From the Editor

Hormone therapy for menopausal vasomotor symptoms

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Given our available (better) options for treating hot flashes, can we reduce our use of medroxyprogesterone acetate?


 

References

Estrogen therapy is highly effective in the treatment of hot flashes among postmenopausal women. For postmenopausal women with a uterus, estrogen treatment for hot flashes is almost always combined with a progestin to reduce the risk of endometrial polyps, hyperplasia, and cancer. For instance, in the Postmenopausal Estrogen/Progestin Interventions Trial, 62% of the women with a uterus treated with conjugated equine estrogen (CEE) 0.625 mg daily without a progestin developed endometrial hyperplasia.1

In the United States, the most commonly prescribed progestin for hormone therapy has been medroxyprogesterone acetate (MPA; Provera). However, data from the Women’s Health Initiative (WHI) trials indicate that MPA, when combined with CEE, may have adverse health effects among postmenopausal women.

Let’s examine the WHI data
Among women 50 to 59 years of age with a uterus, the combination of CEE plus MPA was associated with a trend toward an increased risk of breast cancer, coronary heart disease, and myocardial infarction.2 In contrast, among women 50 to 59 years of age without a uterus, CEE monotherapy was associated with a trend toward a decreased risk of invasive breast cancer, coronary heart disease, and myocardial infarction (TABLE 1).

Among women 50 to 79 years of age with a uterus, the combination of CEE plus MPA was associated with a significantly increased risk of breast cancer (hazard ratio [HR], 1.24; 95% confidence interval [CI], 1.01–1.53; P = .04).2 In contrast, among women 50 to 79 years of age without a uterus, CEE monotherapy was associated with a trend toward a decreased risk of breast cancer (HR, 0.79; 95% CI, 0.61–1.02, P = .07).2

Related article: In the latest report from the WHI, the data contradict the conclusions. Holly Thacker, MD (Commentary; March 2014)

When the analysis was limited to women consistently adherent to their CEE monotherapy, the estrogen treatment significantly decreased the risk of invasive breast cancer (HR, 0.67; 95% CI, 0.47–0.97; P = .03).3

The addition of MPA to CEE appears to reverse some of the health benefits of CEE monotherapy, although the biological mechanisms are unclear. This observation should prompt us to explore alternative and novel treatments of vasomotor symptoms that do not utilize MPA. Some options for MPA-free hormone therapy include:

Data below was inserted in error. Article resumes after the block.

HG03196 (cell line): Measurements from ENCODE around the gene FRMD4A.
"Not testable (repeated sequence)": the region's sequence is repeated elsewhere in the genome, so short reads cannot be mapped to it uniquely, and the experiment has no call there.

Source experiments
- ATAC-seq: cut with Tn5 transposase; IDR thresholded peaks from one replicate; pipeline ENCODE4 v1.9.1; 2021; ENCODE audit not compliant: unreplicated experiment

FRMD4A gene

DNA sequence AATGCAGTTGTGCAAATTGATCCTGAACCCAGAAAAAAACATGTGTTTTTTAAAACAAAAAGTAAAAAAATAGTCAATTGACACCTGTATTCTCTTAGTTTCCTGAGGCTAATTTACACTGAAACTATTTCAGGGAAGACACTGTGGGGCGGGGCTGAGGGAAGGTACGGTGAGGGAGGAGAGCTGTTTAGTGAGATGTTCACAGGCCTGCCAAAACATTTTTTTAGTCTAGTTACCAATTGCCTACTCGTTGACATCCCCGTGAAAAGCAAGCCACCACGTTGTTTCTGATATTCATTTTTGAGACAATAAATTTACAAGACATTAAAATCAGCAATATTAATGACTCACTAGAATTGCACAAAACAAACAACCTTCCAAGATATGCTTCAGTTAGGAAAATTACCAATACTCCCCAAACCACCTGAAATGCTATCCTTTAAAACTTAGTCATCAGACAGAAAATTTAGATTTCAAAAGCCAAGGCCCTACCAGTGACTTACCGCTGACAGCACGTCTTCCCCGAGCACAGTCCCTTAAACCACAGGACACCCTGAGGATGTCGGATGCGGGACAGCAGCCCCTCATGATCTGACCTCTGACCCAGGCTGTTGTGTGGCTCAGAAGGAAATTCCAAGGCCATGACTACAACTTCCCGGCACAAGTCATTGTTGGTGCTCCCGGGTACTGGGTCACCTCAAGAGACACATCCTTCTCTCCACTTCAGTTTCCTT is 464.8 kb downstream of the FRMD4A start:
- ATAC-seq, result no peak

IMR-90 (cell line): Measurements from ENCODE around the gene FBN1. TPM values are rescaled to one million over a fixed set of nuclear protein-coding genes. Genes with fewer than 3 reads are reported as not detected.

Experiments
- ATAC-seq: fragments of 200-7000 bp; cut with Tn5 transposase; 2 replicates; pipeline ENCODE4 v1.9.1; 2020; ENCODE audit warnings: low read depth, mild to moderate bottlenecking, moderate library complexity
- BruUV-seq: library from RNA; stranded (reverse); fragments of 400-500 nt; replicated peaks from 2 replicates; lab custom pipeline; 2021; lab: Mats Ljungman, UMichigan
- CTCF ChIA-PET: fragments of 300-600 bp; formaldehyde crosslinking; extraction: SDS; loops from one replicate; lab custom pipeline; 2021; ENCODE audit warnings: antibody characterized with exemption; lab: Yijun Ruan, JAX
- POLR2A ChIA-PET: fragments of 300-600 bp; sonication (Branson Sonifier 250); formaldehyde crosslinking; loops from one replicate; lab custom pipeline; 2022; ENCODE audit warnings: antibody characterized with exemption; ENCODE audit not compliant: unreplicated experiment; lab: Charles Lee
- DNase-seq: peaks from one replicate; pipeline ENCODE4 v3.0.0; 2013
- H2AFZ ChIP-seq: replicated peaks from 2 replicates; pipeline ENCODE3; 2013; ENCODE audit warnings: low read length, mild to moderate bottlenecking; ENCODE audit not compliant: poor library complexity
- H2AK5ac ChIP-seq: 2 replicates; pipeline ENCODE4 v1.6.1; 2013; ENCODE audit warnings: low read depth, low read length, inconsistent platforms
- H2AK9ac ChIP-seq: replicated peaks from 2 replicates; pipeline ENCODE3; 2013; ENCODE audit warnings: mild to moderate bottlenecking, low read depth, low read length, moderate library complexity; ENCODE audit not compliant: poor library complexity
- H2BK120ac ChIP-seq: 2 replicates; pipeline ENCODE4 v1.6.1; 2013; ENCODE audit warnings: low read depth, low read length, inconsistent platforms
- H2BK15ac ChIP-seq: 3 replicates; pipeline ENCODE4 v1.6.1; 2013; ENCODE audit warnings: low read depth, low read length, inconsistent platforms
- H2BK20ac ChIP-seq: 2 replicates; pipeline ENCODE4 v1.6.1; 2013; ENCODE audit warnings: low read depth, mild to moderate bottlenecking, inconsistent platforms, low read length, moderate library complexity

• transdermal estradiol plus micronized progesterone
  • CEE plus a levonorgestrel-releasing intrauterine system
  • bazedoxifene plus CEE.

In addition, nonhormonal treatment of hot flashes is an option, with selective serotonin reuptake inhibitors (SSRIs).

Related article: Is one oral estrogen formulation safer than another for menopausal women? Andrew M. Kaunitz, MD (Examining the Evidence; January 2014)

MPA-free hormone therapy for hot flashes
Estrogen plus micronized progesterone

When using an estrogen plus progestin regimen to treat hot flashes, many experts favor a combination of low-dose transdermal estradiol and oral micronized progesterone (Prometrium). This combination is believed by some experts to result in a lower risk of venous thromboembolism, stroke, cardiovascular disease, and breast cancer than an estrogen-MPA combination.4–7

When prescribing transdermal estradiol plus oral micronized progesterone for a woman within 1 to 2 years of her last menses, a cyclic regimen can help reduce episodes of irregular, unscheduled uterine bleeding. I often use this cyclic regimen: transdermal estradiol 0.0375 mg plus cyclic oral micronized progesterone 200 mg prior to bedtime for calendar days 1 to 12.

When using transdermal estradiol plus oral micronized progesterone in a woman more than 2 years from her last menses, a continuous regimen is often prescribed. I often use this continuous regimen: transdermal estradiol 0.0375 mg plus continuous oral micronized progesterone 100 mg daily prior to bedtime.